As I found out there already is a change made by Xurong Yang that assigns conntrack zones to ports https://review.openstack.org/#/c/118274/6 If merged, it will make connection tracking easier and will allow to add functionality for closing connections after updating or deleting security group rules. I will try to add this functionality basing on the existing patch and see if it works. I believe that the change requires attention and discussion as there are some concerns regarding it. Perhaps somebody could take a look it?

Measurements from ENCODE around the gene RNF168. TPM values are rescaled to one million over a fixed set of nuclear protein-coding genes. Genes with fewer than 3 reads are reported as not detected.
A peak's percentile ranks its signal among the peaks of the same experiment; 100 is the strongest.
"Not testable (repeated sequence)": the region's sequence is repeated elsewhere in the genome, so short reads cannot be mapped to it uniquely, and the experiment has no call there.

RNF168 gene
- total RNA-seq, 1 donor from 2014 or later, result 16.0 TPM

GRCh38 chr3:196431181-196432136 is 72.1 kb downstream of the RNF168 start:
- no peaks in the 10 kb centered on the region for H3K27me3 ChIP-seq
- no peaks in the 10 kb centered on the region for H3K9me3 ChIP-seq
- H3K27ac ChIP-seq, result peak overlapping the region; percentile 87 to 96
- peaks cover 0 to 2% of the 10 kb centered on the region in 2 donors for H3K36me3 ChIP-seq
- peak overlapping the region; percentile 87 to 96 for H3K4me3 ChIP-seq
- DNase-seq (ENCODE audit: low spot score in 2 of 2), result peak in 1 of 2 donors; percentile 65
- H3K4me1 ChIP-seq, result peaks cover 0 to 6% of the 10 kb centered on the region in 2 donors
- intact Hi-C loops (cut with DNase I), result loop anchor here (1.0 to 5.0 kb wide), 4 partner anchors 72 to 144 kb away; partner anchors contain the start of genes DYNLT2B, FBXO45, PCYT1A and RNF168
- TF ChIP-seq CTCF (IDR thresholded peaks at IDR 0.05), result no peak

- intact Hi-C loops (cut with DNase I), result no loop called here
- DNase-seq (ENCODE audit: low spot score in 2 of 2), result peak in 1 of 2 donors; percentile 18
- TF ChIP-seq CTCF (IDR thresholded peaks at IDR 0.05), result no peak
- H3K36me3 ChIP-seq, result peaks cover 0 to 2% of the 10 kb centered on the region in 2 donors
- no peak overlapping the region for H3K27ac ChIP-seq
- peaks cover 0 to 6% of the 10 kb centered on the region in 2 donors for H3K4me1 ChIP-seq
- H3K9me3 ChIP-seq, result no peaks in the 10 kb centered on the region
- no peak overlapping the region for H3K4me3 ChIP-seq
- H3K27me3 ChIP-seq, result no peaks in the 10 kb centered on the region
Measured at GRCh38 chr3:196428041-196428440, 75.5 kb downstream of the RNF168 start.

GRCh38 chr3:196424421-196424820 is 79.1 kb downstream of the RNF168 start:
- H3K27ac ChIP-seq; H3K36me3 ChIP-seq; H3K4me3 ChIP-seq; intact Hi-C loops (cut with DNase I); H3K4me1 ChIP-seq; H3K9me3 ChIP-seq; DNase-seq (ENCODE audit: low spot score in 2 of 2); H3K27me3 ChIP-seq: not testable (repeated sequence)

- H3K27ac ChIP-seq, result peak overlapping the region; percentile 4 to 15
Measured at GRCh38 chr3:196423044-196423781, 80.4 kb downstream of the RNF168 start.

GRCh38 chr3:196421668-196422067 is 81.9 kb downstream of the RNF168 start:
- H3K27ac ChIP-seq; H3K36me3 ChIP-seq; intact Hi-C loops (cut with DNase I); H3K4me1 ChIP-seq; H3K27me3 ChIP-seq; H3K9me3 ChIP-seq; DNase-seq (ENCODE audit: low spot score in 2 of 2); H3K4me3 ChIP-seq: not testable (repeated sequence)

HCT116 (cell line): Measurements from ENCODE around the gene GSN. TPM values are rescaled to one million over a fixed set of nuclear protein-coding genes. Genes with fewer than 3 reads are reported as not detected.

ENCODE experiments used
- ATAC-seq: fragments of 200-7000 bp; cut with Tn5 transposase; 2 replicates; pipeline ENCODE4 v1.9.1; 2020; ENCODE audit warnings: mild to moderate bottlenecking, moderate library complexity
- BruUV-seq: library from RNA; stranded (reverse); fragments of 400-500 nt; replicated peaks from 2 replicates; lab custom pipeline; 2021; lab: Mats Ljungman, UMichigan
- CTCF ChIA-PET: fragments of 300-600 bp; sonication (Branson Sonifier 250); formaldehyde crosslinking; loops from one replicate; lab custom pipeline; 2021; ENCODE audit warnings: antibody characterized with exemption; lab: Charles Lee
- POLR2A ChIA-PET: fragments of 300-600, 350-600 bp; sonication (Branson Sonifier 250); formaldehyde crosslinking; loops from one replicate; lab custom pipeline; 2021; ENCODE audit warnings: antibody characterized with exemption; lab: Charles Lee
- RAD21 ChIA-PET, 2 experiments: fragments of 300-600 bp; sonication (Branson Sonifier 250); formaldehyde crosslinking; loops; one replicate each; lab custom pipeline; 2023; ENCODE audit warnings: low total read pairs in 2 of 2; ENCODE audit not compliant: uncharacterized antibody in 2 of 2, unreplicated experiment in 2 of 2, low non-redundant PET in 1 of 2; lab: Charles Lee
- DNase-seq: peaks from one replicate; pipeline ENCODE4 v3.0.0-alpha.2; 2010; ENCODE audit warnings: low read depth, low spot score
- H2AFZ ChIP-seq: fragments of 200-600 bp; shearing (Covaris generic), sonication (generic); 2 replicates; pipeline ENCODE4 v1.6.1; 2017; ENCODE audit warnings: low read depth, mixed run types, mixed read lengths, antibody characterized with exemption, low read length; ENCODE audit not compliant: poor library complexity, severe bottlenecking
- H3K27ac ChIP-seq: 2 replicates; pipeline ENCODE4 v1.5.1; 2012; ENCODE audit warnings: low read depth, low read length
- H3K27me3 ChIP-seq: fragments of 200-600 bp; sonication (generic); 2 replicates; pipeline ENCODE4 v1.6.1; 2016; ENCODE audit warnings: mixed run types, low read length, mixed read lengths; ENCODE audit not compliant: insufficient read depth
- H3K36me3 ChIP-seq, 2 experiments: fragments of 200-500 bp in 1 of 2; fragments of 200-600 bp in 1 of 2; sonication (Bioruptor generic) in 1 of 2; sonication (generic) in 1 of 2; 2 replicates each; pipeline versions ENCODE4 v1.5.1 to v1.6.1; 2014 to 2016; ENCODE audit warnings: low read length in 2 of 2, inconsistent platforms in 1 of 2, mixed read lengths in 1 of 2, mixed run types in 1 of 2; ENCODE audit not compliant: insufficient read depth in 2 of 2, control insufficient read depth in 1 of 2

On Fri, Oct 24, 2014 at 9:28 PM, Carl Baldwin <c...@ecbaldwin.net> wrote: > On Fri, Oct 24, 2014 at 6:17 AM, Salvatore Orlando <sorla...@nicira.com> > wrote: > > Assigning a distinct ct zone to each port sounds more scalable. This > should > > keep the number of zones per host > > Agree that zones could be a good solution to this problem. +1 to zone > / port for scalability. Though it will take a bit more code and > complexity to kill the right connections than it would with zone / > rule. > > > Once we identify the ports, and therefore the ct zones, then we'd still > need > > to find the connections matching the rules which were removed. This does > not > > sound like being too difficult, but it can result in searches over long > > lists - think about an instance hosting a DB or web server. > > Are you thinking of listing all connections and then iterating over > the list with some code to match it to a security group rule being > removed/updated? Or, map the security group rule to conntrack filter > arguments to send to a call to conntrack -D? > > This could be problematic. What if security group rules were > redundant and an update or removal of a rule should not really affect > any existing connections? If all connections were compared instead > against the set of *remaining* security group rules then this wouldn't > be a problem. This sounds non-trivial to me. I'm probably thinking > too hard about this. ;) > > > The above two considerations made me suggest the idea of associating ct > > zones with rules, but it is probably true that this can cause us to go > > beyond the 2^16 limit. > > I agree we'd hit this limit. > > Carl > > _______________________________________________ > OpenStack-dev mailing list > OpenStackemail@example.com > http://lists.openstack.org/cgi-bin/mailman/listinfo/openstack-dev >
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